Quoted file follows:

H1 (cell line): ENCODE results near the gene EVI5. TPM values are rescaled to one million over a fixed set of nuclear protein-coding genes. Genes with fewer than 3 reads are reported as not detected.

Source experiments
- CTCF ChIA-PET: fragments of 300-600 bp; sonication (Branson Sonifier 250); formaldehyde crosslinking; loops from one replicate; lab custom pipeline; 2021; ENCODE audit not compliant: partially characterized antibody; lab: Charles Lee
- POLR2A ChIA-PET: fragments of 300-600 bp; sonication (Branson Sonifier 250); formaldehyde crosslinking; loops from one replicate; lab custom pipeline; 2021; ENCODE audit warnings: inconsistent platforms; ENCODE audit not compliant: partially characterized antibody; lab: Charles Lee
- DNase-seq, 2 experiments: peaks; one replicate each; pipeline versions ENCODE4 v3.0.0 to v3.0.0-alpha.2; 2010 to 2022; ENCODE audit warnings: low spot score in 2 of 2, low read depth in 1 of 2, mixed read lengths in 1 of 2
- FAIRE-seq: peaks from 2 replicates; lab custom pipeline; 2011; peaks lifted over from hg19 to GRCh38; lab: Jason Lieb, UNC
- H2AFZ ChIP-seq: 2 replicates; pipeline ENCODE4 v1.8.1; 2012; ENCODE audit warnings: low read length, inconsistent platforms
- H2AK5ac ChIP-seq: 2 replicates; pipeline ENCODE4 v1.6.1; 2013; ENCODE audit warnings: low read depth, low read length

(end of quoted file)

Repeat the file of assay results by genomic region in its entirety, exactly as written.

H1 (cell line): ENCODE results near the gene EVI5. TPM values are rescaled to one million over a fixed set of nuclear protein-coding genes. Genes with fewer than 3 reads are reported as not detected.

Source experiments
- CTCF ChIA-PET: fragments of 300-600 bp; sonication (Branson Sonifier 250); formaldehyde crosslinking; loops from one replicate; lab custom pipeline; 2021; ENCODE audit not compliant: partially characterized antibody; lab: Charles Lee
- POLR2A ChIA-PET: fragments of 300-600 bp; sonication (Branson Sonifier 250); formaldehyde crosslinking; loops from one replicate; lab custom pipeline; 2021; ENCODE audit warnings: inconsistent platforms; ENCODE audit not compliant: partially characterized antibody; lab: Charles Lee
- DNase-seq, 2 experiments: peaks; one replicate each; pipeline versions ENCODE4 v3.0.0 to v3.0.0-alpha.2; 2010 to 2022; ENCODE audit warnings: low spot score in 2 of 2, low read depth in 1 of 2, mixed read lengths in 1 of 2
- FAIRE-seq: peaks from 2 replicates; lab custom pipeline; 2011; peaks lifted over from hg19 to GRCh38; lab: Jason Lieb, UNC
- H2AFZ ChIP-seq: 2 replicates; pipeline ENCODE4 v1.8.1; 2012; ENCODE audit warnings: low read length, inconsistent platforms
- H2AK5ac ChIP-seq: 2 replicates; pipeline ENCODE4 v1.6.1; 2013; ENCODE audit warnings: low read depth, low read length